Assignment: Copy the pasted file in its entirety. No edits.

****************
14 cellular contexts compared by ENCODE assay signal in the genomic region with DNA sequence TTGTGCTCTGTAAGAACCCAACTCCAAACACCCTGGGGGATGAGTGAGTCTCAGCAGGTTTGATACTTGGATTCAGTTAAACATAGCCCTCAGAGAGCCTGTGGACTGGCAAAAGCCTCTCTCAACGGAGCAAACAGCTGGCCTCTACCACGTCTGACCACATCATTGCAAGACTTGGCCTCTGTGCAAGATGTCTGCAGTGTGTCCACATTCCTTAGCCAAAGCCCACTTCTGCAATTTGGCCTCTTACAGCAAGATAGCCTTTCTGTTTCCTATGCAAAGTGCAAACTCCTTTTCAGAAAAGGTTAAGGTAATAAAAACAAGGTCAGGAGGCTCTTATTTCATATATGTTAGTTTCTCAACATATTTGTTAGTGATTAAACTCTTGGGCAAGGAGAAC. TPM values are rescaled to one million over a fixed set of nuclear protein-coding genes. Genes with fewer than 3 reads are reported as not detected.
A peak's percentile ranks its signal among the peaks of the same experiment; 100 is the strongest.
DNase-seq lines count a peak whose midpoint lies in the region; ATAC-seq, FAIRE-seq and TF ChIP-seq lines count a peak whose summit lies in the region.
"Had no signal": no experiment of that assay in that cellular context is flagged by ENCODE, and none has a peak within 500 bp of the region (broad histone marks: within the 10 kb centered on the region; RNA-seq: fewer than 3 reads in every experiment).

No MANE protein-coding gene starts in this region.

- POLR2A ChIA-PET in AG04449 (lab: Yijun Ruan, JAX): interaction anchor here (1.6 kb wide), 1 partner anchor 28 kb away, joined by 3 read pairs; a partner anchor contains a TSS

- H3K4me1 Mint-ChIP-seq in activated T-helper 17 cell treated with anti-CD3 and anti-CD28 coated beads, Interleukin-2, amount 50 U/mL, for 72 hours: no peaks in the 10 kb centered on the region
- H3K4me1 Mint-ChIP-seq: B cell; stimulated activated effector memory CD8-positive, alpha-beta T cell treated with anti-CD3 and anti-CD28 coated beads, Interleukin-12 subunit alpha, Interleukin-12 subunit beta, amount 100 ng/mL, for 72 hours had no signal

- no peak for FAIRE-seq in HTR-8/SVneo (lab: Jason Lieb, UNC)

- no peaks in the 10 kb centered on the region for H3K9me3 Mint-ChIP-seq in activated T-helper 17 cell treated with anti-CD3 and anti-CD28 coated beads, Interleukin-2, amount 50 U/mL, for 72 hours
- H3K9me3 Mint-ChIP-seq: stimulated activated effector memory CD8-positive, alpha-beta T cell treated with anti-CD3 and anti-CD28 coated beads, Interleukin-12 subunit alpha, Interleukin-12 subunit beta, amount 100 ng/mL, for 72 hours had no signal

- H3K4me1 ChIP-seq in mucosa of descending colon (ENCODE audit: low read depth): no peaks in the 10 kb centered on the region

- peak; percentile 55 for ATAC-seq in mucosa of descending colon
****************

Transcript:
14 cellular contexts compared by ENCODE assay signal in the genomic region with DNA sequence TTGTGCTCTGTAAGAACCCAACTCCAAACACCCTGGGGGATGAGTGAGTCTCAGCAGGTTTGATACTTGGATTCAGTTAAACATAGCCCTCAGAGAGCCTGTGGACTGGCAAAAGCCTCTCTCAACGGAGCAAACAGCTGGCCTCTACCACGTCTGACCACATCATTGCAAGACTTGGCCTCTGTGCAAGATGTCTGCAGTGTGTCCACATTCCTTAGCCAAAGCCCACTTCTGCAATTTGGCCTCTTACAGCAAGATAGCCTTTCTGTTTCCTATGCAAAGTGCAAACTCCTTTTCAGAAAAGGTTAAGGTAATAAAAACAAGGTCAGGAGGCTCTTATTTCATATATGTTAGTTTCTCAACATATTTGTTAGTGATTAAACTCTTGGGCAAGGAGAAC. TPM values are rescaled to one million over a fixed set of nuclear protein-coding genes. Genes with fewer than 3 reads are reported as not detected.
A peak's percentile ranks its signal among the peaks of the same experiment; 100 is the strongest.
DNase-seq lines count a peak whose midpoint lies in the region; ATAC-seq, FAIRE-seq and TF ChIP-seq lines count a peak whose summit lies in the region.
"Had no signal": no experiment of that assay in that cellular context is flagged by ENCODE, and none has a peak within 500 bp of the region (broad histone marks: within the 10 kb centered on the region; RNA-seq: fewer than 3 reads in every experiment).

No MANE protein-coding gene starts in this region.

- POLR2A ChIA-PET in AG04449 (lab: Yijun Ruan, JAX): interaction anchor here (1.6 kb wide), 1 partner anchor 28 kb away, joined by 3 read pairs; a partner anchor contains a TSS

- H3K4me1 Mint-ChIP-seq in activated T-helper 17 cell treated with anti-CD3 and anti-CD28 coated beads, Interleukin-2, amount 50 U/mL, for 72 hours: no peaks in the 10 kb centered on the region
- H3K4me1 Mint-ChIP-seq: B cell; stimulated activated effector memory CD8-positive, alpha-beta T cell treated with anti-CD3 and anti-CD28 coated beads, Interleukin-12 subunit alpha, Interleukin-12 subunit beta, amount 100 ng/mL, for 72 hours had no signal

- no peak for FAIRE-seq in HTR-8/SVneo (lab: Jason Lieb, UNC)

- no peaks in the 10 kb centered on the region for H3K9me3 Mint-ChIP-seq in activated T-helper 17 cell treated with anti-CD3 and anti-CD28 coated beads, Interleukin-2, amount 50 U/mL, for 72 hours
- H3K9me3 Mint-ChIP-seq: stimulated activated effector memory CD8-positive, alpha-beta T cell treated with anti-CD3 and anti-CD28 coated beads, Interleukin-12 subunit alpha, Interleukin-12 subunit beta, amount 100 ng/mL, for 72 hours had no signal

- H3K4me1 ChIP-seq in mucosa of descending colon (ENCODE audit: low read depth): no peaks in the 10 kb centered on the region

- peak; percentile 55 for ATAC-seq in mucosa of descending colon